Journalists in India are less free than 135 other countries due to threats from “Hindu nationalists”, according to an index of press freedom by a global media watchdog.
In its annual World Press Freedom Index, Reporters Without Borders has ranked India at 136 of 180 countries. The country’s ranking has slipped by three spots from last year’s 133rd ranking.
“With Hindu nationalists trying to purge all manifestations of ‘anti-national’ thought from the national debate, self-censorship is growing in the mainstream (Indian) media,” said the report, which has painted a grim picture for the press globally.
The section on India was titled “Threat from (Prime Minister Narendra) Modi’s nationalism”.
The report warns of a general media freedom erosion in democratic countries, including the US, which has always been hailed as a haven of freedom of speech. The US has slipped to 43rd place, Canada to 22nd and New Zealand to 13th.
Norway is ranked first, followed by Sweden and Finland.
“The rate at which democracies are approaching the tipping point is alarming for all those who understand that if media freedom is not secure, then none of the other freedoms can be guaranteed,” the watchdog’s Secretary General, Christophe Deloire, said in Paris on Wednesday.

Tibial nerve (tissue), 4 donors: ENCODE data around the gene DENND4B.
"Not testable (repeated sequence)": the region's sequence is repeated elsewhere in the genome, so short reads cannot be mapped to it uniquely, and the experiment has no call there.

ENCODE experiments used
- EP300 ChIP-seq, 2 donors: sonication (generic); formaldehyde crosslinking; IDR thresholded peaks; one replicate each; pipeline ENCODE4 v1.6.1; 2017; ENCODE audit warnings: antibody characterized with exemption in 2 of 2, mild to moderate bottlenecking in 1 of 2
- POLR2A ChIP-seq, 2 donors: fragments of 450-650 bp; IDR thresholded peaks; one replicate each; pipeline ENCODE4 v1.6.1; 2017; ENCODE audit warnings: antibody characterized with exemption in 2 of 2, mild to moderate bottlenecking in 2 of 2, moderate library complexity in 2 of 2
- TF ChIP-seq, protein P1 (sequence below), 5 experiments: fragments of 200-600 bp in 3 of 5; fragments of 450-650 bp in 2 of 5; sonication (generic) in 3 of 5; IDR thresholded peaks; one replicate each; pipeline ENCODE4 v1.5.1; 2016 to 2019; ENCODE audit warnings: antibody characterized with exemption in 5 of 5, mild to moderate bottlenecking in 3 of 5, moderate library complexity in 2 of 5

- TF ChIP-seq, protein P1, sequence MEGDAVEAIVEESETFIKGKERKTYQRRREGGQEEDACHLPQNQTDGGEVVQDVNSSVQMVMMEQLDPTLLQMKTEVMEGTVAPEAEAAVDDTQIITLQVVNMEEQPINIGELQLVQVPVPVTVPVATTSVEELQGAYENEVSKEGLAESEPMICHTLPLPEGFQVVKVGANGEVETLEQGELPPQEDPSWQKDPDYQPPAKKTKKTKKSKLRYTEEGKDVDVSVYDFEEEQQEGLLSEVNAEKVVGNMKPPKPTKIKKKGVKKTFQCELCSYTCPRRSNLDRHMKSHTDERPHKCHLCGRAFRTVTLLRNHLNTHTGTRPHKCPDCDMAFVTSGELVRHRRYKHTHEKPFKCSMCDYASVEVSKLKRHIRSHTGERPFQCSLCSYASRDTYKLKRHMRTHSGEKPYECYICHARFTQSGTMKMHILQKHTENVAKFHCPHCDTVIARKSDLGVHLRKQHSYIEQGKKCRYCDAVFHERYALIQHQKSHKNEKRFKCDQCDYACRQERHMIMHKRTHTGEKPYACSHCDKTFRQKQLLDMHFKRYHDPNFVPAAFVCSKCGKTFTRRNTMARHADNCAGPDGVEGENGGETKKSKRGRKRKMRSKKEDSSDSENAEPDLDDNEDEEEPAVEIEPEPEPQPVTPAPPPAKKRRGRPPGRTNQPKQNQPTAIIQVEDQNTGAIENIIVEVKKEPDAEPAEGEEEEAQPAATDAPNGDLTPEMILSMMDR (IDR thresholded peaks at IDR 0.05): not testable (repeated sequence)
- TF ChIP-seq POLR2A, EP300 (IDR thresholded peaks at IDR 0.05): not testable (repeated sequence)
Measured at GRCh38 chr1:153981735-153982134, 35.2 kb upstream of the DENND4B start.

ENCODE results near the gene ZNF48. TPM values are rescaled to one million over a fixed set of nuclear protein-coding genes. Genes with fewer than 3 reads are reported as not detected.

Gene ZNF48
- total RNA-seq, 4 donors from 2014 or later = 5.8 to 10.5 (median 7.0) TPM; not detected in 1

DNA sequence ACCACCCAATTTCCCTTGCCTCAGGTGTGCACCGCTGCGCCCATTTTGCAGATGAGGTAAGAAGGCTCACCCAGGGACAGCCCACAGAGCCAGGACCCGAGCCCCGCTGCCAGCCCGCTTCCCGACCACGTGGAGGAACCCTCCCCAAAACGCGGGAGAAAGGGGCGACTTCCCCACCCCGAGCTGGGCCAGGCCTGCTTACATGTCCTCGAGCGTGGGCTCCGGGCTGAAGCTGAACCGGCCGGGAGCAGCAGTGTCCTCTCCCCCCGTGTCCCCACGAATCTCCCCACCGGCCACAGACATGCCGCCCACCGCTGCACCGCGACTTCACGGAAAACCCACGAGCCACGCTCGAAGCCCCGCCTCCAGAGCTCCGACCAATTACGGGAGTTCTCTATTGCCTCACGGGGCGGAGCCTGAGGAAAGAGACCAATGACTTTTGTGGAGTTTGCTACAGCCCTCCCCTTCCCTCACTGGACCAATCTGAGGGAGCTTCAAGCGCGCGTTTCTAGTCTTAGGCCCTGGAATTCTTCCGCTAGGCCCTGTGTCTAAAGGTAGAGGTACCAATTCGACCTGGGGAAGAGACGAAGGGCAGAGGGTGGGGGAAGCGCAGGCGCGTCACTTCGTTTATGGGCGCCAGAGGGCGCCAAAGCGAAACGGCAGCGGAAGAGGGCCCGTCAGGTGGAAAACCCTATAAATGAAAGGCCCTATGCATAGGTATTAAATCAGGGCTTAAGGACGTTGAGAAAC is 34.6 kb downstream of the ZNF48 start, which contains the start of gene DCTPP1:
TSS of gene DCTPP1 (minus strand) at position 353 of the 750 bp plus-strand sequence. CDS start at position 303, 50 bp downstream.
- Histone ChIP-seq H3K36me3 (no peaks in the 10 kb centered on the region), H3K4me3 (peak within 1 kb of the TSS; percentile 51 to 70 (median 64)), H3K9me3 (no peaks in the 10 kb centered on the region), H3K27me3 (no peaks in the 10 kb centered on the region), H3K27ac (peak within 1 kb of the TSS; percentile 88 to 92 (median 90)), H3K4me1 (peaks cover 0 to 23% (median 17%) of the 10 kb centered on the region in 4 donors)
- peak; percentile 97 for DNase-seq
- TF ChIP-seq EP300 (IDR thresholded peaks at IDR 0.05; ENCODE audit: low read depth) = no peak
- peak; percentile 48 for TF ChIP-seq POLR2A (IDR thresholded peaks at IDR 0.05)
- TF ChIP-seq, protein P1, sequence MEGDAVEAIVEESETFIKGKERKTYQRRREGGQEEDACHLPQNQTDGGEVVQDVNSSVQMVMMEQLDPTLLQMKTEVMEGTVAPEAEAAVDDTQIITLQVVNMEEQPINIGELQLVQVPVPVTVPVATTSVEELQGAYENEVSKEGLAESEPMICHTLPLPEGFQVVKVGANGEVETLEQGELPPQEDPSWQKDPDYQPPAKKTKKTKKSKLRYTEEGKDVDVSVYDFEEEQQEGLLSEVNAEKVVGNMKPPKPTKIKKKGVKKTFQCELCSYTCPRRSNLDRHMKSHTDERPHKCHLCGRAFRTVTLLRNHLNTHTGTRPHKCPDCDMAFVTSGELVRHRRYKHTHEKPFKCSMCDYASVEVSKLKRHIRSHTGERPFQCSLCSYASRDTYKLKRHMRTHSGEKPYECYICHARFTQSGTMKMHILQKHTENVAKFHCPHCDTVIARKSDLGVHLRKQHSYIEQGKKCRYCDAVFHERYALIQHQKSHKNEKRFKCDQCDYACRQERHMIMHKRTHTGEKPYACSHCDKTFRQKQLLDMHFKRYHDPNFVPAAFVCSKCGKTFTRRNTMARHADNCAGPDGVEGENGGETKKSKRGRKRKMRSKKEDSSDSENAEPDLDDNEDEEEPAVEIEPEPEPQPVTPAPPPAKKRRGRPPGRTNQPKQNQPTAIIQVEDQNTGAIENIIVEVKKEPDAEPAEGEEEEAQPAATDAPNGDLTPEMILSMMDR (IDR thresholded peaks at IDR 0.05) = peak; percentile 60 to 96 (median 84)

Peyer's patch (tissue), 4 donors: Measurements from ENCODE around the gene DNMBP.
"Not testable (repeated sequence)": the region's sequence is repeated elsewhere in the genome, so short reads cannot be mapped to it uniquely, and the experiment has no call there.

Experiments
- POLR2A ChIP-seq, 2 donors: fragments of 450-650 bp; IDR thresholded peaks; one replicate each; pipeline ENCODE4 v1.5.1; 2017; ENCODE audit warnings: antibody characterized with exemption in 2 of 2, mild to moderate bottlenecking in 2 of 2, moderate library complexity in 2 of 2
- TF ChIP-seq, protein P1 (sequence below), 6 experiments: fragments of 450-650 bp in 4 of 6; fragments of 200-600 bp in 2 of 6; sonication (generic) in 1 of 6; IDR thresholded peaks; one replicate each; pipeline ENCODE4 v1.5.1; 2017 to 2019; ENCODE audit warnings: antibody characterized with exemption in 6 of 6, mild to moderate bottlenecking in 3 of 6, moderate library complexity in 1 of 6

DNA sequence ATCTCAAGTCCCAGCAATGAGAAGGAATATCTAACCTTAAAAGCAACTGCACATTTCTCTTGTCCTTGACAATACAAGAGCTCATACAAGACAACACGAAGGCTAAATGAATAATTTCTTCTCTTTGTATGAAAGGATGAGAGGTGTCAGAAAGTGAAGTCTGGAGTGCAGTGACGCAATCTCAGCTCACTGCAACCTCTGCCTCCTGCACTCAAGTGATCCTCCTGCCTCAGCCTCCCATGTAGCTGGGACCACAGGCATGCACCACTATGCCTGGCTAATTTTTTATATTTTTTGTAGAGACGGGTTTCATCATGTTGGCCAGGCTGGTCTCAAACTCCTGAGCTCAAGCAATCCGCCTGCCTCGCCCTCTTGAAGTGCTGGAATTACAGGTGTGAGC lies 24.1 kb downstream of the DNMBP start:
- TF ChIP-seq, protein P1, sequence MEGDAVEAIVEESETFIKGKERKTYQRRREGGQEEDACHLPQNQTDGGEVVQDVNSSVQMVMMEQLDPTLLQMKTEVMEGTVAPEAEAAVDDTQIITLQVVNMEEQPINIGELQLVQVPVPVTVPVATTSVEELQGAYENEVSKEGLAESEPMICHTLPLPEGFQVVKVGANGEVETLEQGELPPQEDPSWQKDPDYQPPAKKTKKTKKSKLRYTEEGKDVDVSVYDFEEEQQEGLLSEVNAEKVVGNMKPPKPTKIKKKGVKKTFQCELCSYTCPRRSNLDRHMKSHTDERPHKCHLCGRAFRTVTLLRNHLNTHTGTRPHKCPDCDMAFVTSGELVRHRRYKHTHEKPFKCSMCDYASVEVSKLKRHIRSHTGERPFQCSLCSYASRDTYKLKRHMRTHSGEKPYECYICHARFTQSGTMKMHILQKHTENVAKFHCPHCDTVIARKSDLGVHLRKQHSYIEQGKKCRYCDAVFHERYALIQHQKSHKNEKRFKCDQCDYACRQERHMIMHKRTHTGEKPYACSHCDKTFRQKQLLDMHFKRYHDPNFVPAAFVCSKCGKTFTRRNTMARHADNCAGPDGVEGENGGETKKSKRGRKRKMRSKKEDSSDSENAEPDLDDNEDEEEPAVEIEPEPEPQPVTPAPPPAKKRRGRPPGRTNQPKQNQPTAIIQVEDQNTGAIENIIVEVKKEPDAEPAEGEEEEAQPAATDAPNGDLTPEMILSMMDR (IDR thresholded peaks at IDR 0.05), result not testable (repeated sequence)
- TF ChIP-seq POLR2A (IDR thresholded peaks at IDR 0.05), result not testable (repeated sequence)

Afghanistan, Palestine, Uganda and Algeria rank higher than India in the media freedom index. Pakistan is ranked at 139, three places below India, Bangladesh at 146, Russia at 148 and China at 176.
For India, the report says journalists were “increasingly” becoming the targets of online smear campaigns by “the most radical nationalists, who vilify them and even threaten physical reprisals”.
“Prosecutions are also used to gag journalists who are overly critical of the government, with some prosecutors invoking Section 124a of the penal code, under which ‘sedition’ is punishable by life imprisonment,” it said.
However, it pointed out that no journalist in India has been convicted of sedition “but the threat encourages self-censorship”.
It said the media freedom had taken a hit after the government introduced “new foreign funding regulations to limit international influence”. It highlights reporting difficulties in the troubled Jammu and Kashmir.
“Coverage of regions that the authorities regard as sensitive, such as Kashmir, continues to be very difficult, and there are no protective mechanisms.”
The report said internet curbs in the Kashmir Valley prevented “communication between protesters and prevent coverage by the media and citizen journalists” on the first day of a wave of protests in Kashmir in July 2016 when Hizbul Mujahideen militant Burhan Wani was killed.
“Journalists working for local media outlets are often the targets of violence by soldiers acting with the central government’s tacit consent.”